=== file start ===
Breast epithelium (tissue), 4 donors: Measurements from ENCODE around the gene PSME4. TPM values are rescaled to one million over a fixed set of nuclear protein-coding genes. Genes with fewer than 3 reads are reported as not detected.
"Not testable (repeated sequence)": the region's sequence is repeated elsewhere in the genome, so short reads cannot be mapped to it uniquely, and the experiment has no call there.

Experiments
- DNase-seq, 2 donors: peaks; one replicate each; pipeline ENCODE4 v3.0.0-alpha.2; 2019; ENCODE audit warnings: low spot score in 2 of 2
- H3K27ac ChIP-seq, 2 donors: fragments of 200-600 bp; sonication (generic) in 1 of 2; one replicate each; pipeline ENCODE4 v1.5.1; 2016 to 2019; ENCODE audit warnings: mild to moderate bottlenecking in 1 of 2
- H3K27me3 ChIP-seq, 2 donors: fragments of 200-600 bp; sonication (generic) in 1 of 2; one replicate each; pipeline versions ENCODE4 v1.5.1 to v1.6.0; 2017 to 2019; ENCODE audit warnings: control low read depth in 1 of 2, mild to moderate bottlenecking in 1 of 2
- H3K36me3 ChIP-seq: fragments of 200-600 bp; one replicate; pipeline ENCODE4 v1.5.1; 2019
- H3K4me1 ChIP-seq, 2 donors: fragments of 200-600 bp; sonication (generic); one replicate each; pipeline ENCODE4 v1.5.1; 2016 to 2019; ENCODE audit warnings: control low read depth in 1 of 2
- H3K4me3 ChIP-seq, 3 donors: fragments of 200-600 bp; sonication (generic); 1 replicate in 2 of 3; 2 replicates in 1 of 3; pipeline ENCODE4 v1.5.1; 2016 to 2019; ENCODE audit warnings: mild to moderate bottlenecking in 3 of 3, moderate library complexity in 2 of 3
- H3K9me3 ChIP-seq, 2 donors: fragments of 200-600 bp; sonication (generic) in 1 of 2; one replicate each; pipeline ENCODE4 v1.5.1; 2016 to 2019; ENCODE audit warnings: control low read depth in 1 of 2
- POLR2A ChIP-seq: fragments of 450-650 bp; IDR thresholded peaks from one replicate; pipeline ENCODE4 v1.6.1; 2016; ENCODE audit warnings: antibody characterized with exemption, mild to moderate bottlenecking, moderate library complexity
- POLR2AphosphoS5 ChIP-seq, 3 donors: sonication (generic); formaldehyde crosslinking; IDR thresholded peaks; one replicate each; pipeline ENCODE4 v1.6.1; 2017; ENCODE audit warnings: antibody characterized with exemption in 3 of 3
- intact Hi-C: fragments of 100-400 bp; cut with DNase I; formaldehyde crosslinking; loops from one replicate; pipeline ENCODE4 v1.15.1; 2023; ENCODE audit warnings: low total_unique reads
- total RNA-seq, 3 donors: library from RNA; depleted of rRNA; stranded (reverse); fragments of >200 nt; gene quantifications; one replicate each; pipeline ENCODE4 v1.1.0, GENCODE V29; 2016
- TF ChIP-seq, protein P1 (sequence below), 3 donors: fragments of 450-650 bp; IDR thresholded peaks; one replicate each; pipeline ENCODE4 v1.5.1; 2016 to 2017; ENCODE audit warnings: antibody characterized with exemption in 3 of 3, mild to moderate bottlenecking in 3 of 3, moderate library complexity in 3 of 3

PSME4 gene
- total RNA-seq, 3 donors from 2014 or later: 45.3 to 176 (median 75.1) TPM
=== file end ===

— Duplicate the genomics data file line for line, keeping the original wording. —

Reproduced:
Breast epithelium (tissue), 4 donors: Measurements from ENCODE around the gene PSME4. TPM values are rescaled to one million over a fixed set of nuclear protein-coding genes. Genes with fewer than 3 reads are reported as not detected.
"Not testable (repeated sequence)": the region's sequence is repeated elsewhere in the genome, so short reads cannot be mapped to it uniquely, and the experiment has no call there.

Experiments
- DNase-seq, 2 donors: peaks; one replicate each; pipeline ENCODE4 v3.0.0-alpha.2; 2019; ENCODE audit warnings: low spot score in 2 of 2
- H3K27ac ChIP-seq, 2 donors: fragments of 200-600 bp; sonication (generic) in 1 of 2; one replicate each; pipeline ENCODE4 v1.5.1; 2016 to 2019; ENCODE audit warnings: mild to moderate bottlenecking in 1 of 2
- H3K27me3 ChIP-seq, 2 donors: fragments of 200-600 bp; sonication (generic) in 1 of 2; one replicate each; pipeline versions ENCODE4 v1.5.1 to v1.6.0; 2017 to 2019; ENCODE audit warnings: control low read depth in 1 of 2, mild to moderate bottlenecking in 1 of 2
- H3K36me3 ChIP-seq: fragments of 200-600 bp; one replicate; pipeline ENCODE4 v1.5.1; 2019
- H3K4me1 ChIP-seq, 2 donors: fragments of 200-600 bp; sonication (generic); one replicate each; pipeline ENCODE4 v1.5.1; 2016 to 2019; ENCODE audit warnings: control low read depth in 1 of 2
- H3K4me3 ChIP-seq, 3 donors: fragments of 200-600 bp; sonication (generic); 1 replicate in 2 of 3; 2 replicates in 1 of 3; pipeline ENCODE4 v1.5.1; 2016 to 2019; ENCODE audit warnings: mild to moderate bottlenecking in 3 of 3, moderate library complexity in 2 of 3
- H3K9me3 ChIP-seq, 2 donors: fragments of 200-600 bp; sonication (generic) in 1 of 2; one replicate each; pipeline ENCODE4 v1.5.1; 2016 to 2019; ENCODE audit warnings: control low read depth in 1 of 2
- POLR2A ChIP-seq: fragments of 450-650 bp; IDR thresholded peaks from one replicate; pipeline ENCODE4 v1.6.1; 2016; ENCODE audit warnings: antibody characterized with exemption, mild to moderate bottlenecking, moderate library complexity
- POLR2AphosphoS5 ChIP-seq, 3 donors: sonication (generic); formaldehyde crosslinking; IDR thresholded peaks; one replicate each; pipeline ENCODE4 v1.6.1; 2017; ENCODE audit warnings: antibody characterized with exemption in 3 of 3
- intact Hi-C: fragments of 100-400 bp; cut with DNase I; formaldehyde crosslinking; loops from one replicate; pipeline ENCODE4 v1.15.1; 2023; ENCODE audit warnings: low total_unique reads
- total RNA-seq, 3 donors: library from RNA; depleted of rRNA; stranded (reverse); fragments of >200 nt; gene quantifications; one replicate each; pipeline ENCODE4 v1.1.0, GENCODE V29; 2016
- TF ChIP-seq, protein P1 (sequence below), 3 donors: fragments of 450-650 bp; IDR thresholded peaks; one replicate each; pipeline ENCODE4 v1.5.1; 2016 to 2017; ENCODE audit warnings: antibody characterized with exemption in 3 of 3, mild to moderate bottlenecking in 3 of 3, moderate library complexity in 3 of 3

PSME4 gene
- total RNA-seq, 3 donors from 2014 or later: 45.3 to 176 (median 75.1) TPM